Pandora Papers show how wealthy elite hide their fortunes

Retired Haitian businessman Gilbert Bigio

MIAMI — When the Jeffrey Epstein estate needed to sell off assets to compensate victims and cover litigation costs, retired Haitian businessman Gilbert Bigio was the man with the money. He purchased the disgraced financier’s Mercedes Maybach sedan in Paris for a cool sum of about $132,000.

Bigio, 86, is a well-known power broker in Haiti’s political circles. When Haitians talk about families that run the country, the Bigios invariably come up.

A new and massive global leak of secret offshore shell company documents shows just how far-reaching his empire stretches — and how the Caribbean’s wealthy elite have for decades masked their fortunes and protected their assets through offshore shell companies that point to Swiss bank accounts.

Dubbed the Pandora Papers, the leak involves more than 11.9 million documents from 14 global offshore service providers — companies or law firms that create offshore entities, often with obscure and complex ownership structures. Collectively, the Pandora Papers show how the wealthy elite across the globe shield, even hide their fortunes.

There are legitimate reasons for seeking the anonymity a shell company provides. Secrecy can prevent a seller from jacking up the price if the buyer is a celebrity, smooth the process of a merger in the works or enable an individual to legally minimize their tax obligations.

Bigio retired as CEO of the GB Group in 2018, and is frequently referred to as a billionaire, yet hails from the hemisphere’s poorest country. It’s a nation torn apart by earthquakes, corruption, gang violence and this summer’s horrifying assassination of the president.

The Pandora Papers show the Bigios, sometime Miami residents, used offshores in multiple tax havens and moved wealth to Miami and to Switzerland.

Who are they?

Along with his son Reuven, 48, Gilbert Bigio controls the GB Group he founded in 1972. The conglomerate’s reach extends to the entire Haitian economy, from providing construction supplies and fuel to offering household necessities like cooking oil and food. He has branched out as well into the Dominican side of Hispaniola.

GB Group, which boasts offices in the tony Florida city of Aventura, over the past decade constructed Haiti’s private Port Lafito container terminal and free-trade zone. Much of what is bought, sold or consumed in Haiti is likely to touch some corner of the Bigio empire.

Despite that grip on the Haitian economy, Bigio prefers to operate behind the scenes. He’s not considered allied to any politician or political party or diplomats who have worked in Haiti over the years. The family, sanctioned by the United States in the 1990s, mostly refuses interviews.

Why it matters

Haiti carries the ignominious title of the Western Hemisphere country with the highest levels of income inequality. It makes the Bigio family wealth, at least partly hidden behind offshore shell companies, even more notable.

Haiti’s business barons, portrayed by American diplomats in the 1990s as the Morally Repugnant Elite — MREs for short — have built their wealth by establishing and controlling monopolies on imports, and have been accused of profiting off chaos and dysfunction in Haiti while offering limited investment in social programs for the poor majority.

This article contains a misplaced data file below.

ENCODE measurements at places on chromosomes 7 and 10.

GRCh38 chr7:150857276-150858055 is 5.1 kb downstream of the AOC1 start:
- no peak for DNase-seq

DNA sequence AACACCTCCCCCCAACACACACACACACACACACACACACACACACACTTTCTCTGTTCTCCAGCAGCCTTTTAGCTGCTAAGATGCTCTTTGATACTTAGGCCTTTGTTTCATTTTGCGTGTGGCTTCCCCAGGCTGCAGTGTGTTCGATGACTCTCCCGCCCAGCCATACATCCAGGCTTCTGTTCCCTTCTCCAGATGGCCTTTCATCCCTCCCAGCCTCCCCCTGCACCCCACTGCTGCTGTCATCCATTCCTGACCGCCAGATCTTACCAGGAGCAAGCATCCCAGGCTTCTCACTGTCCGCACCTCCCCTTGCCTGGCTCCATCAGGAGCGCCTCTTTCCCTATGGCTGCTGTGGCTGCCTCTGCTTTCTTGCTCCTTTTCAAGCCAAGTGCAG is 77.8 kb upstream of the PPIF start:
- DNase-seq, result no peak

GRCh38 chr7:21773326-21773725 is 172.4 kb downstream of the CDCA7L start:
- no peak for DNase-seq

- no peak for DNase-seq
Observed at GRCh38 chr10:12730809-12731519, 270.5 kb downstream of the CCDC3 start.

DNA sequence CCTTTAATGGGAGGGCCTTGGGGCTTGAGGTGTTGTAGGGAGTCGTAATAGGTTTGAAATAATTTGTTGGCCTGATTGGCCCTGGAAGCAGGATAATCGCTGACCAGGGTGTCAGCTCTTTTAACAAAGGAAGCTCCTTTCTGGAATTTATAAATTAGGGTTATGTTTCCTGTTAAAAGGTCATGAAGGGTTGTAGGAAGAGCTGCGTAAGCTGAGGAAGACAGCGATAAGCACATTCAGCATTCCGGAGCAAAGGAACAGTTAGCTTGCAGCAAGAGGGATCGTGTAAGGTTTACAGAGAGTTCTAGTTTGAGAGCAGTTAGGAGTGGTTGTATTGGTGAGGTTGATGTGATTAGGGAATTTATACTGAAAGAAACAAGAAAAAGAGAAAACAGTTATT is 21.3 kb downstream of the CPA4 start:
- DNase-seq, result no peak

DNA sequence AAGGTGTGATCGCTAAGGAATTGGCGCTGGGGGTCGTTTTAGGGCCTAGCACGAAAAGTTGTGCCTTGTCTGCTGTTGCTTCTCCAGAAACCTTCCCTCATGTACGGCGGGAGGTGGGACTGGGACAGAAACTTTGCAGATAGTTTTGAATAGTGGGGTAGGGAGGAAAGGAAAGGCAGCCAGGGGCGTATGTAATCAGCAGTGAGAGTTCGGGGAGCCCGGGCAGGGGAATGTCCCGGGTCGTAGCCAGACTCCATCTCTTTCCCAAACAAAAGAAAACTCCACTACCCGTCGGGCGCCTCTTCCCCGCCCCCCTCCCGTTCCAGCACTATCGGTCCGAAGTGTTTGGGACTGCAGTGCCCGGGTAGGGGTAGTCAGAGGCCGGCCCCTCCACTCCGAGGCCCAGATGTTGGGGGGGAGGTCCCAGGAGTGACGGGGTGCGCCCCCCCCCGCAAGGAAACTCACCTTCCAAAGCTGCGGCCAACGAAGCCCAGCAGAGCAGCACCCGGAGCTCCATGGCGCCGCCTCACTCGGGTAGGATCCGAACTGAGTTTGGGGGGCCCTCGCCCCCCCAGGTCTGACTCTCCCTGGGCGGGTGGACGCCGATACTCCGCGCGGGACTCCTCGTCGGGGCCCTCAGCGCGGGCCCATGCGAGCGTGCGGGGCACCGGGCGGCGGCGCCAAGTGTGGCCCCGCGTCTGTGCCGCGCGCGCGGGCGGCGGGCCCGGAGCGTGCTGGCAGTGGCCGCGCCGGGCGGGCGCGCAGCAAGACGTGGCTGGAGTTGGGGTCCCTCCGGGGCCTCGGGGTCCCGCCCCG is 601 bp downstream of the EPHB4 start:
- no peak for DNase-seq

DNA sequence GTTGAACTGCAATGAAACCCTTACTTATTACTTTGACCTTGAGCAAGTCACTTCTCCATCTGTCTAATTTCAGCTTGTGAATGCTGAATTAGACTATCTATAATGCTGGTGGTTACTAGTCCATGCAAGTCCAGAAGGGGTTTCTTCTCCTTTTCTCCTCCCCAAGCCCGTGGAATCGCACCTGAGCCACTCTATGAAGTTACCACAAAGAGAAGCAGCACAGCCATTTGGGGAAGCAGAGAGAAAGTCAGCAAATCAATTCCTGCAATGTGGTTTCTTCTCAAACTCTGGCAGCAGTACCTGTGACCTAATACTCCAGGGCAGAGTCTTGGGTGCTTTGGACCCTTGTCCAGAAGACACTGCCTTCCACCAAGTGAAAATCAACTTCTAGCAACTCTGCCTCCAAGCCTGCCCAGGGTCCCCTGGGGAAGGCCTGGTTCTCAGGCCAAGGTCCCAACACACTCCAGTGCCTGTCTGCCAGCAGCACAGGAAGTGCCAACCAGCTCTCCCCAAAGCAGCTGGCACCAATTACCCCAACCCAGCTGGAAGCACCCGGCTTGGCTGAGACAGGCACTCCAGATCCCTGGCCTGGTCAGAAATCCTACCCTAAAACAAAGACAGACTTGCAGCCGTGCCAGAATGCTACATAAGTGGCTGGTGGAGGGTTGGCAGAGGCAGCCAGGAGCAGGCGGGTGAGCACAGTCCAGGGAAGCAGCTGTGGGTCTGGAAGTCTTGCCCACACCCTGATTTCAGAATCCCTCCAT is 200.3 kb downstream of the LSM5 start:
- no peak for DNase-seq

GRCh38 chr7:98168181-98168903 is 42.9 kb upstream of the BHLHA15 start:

“The result of the wealth drain from Haiti is devastating,” Kalman said.

The International Monetary Fund said as much in its April 2020 report on Haiti, its most recent. The IMF noted that from 2015 to 2020, Haiti collected tax revenue akin to 13% of the size of its overall economy, with only Panama and Venezuela collecting less. The United States by comparison averaged 24.5% as of 2019.

The inability to collect tax revenue limits what Haiti can spend on combating poverty. The IMF made a direct link between elites and income inequality.

“This is related to a concentration of resources in the hands of a small but powerful group of elites, many of whom have dominated entire sectors of the Haitian economy” since the days of dictatorship, the report said.

Why offshores?

The Bigios have since expanded into energy in both Haiti and the Dominican Republic, telecommunications and more recently a private port terminal.

Another successful Haitian businessman, on the condition that he not be identified in order to speak freely, said Gilbert Bigio is “a shrewd businessman.”

“He takes care of his workers but will fire them at the drop of a hat, too. He’s not crass, and he’s not cheap.”

The Bigios are celebrated in Jewish publications for preserving the island’s only Torah, the scroll of the Hebrew Bible. Radical Haitian websites, often rife with antisemitism, decry them as part of a light-skinned ruling class that controls the wealth of the overwhelmingly Black country.

That distinction looms large in any conversation about Haiti and its income inequality, cautioned Vicki J. Huddleston, a retired U.S. ambassador to two African nations who worked in Haiti in the ‘90s and again from 2013 to 2015.

“This tiny white or whitish minority controls the resources of the country,” she said in an August interview, before she came out of retirement for a temporary post in Africa. “They control the resources, and they’re not terribly good about putting them back into the country.”

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